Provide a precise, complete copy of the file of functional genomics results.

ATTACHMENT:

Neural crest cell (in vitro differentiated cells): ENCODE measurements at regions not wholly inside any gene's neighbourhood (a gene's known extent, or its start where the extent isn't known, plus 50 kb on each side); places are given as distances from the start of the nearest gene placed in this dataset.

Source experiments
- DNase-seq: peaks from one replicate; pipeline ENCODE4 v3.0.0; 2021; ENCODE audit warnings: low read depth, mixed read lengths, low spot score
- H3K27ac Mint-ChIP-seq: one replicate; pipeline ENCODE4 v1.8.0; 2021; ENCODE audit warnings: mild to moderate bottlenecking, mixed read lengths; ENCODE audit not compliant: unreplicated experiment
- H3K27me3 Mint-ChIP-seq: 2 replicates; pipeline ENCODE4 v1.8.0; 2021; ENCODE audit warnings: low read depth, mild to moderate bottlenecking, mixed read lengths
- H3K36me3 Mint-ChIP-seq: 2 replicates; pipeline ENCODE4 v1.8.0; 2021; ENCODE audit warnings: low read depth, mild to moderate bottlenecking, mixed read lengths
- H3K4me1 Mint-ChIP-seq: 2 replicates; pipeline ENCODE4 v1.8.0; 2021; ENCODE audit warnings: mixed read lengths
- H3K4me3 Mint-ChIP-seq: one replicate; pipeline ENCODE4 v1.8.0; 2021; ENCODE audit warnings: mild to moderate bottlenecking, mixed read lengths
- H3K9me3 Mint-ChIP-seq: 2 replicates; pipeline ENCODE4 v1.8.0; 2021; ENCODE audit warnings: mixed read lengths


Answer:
Neural crest cell (in vitro differentiated cells): ENCODE measurements at regions not wholly inside any gene's neighbourhood (a gene's known extent, or its start where the extent isn't known, plus 50 kb on each side); places are given as distances from the start of the nearest gene placed in this dataset.

Source experiments
- DNase-seq: peaks from one replicate; pipeline ENCODE4 v3.0.0; 2021; ENCODE audit warnings: low read depth, mixed read lengths, low spot score
- H3K27ac Mint-ChIP-seq: one replicate; pipeline ENCODE4 v1.8.0; 2021; ENCODE audit warnings: mild to moderate bottlenecking, mixed read lengths; ENCODE audit not compliant: unreplicated experiment
- H3K27me3 Mint-ChIP-seq: 2 replicates; pipeline ENCODE4 v1.8.0; 2021; ENCODE audit warnings: low read depth, mild to moderate bottlenecking, mixed read lengths
- H3K36me3 Mint-ChIP-seq: 2 replicates; pipeline ENCODE4 v1.8.0; 2021; ENCODE audit warnings: low read depth, mild to moderate bottlenecking, mixed read lengths
- H3K4me1 Mint-ChIP-seq: 2 replicates; pipeline ENCODE4 v1.8.0; 2021; ENCODE audit warnings: mixed read lengths
- H3K4me3 Mint-ChIP-seq: one replicate; pipeline ENCODE4 v1.8.0; 2021; ENCODE audit warnings: mild to moderate bottlenecking, mixed read lengths
- H3K9me3 Mint-ChIP-seq: 2 replicates; pipeline ENCODE4 v1.8.0; 2021; ENCODE audit warnings: mixed read lengths